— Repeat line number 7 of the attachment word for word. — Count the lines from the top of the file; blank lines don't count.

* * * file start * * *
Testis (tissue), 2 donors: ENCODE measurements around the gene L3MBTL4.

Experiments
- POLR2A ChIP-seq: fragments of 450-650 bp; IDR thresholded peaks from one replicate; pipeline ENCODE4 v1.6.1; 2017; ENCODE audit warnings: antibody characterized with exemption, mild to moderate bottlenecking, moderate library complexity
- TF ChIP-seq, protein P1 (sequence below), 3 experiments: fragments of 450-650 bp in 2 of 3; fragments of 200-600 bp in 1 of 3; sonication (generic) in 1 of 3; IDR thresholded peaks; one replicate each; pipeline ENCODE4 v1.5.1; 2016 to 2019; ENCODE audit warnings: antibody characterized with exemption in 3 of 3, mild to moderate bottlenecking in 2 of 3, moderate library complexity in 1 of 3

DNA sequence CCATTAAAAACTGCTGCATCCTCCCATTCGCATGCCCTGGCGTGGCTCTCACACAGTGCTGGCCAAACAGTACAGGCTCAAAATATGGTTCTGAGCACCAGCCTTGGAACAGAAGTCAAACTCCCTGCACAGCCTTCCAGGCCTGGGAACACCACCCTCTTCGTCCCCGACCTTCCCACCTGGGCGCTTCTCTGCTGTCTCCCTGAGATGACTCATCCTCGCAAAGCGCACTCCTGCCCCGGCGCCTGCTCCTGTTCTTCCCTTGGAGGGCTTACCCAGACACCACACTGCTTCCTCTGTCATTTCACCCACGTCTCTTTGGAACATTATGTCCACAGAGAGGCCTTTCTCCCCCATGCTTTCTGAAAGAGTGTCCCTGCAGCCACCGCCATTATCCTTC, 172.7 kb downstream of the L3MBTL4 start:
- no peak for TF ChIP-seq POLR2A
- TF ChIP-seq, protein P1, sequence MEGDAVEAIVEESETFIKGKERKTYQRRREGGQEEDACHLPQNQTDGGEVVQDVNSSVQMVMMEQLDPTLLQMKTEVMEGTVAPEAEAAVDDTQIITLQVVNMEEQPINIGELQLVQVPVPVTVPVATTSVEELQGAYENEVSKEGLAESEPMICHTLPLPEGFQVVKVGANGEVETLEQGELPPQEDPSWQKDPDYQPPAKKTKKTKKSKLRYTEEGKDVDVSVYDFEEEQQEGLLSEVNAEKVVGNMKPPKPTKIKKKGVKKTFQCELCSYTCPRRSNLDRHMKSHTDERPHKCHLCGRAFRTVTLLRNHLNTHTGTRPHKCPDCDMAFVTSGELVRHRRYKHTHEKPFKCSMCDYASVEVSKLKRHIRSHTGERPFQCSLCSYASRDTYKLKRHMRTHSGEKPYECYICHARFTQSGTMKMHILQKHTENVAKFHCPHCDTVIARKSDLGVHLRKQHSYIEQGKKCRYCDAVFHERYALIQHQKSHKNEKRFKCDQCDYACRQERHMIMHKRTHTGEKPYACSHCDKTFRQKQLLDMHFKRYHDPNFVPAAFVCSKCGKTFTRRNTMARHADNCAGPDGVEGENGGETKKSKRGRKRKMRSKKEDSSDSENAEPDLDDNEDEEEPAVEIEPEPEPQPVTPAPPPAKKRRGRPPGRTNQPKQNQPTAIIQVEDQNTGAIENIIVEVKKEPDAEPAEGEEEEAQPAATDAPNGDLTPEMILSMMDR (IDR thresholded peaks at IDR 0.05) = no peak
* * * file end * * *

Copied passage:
- TF ChIP-seq, protein P1, sequence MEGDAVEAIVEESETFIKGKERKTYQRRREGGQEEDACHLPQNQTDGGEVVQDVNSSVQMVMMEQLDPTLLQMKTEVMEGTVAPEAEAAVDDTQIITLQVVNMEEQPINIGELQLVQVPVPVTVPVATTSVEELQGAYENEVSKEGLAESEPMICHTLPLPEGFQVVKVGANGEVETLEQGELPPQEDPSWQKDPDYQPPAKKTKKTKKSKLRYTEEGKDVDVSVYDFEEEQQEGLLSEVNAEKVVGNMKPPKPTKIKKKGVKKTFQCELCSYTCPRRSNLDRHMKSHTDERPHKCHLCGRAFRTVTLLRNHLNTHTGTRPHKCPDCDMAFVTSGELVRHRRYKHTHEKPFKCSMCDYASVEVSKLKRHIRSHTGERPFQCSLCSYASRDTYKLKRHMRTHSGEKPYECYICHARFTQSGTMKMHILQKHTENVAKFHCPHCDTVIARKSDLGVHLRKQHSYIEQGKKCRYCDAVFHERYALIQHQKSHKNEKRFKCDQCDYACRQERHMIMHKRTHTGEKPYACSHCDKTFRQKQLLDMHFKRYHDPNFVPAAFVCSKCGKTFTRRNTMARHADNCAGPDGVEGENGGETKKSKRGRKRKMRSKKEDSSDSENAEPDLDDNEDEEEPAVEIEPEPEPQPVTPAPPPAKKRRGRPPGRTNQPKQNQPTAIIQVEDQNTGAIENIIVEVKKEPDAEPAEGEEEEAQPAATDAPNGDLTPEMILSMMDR (IDR thresholded peaks at IDR 0.05) = no peak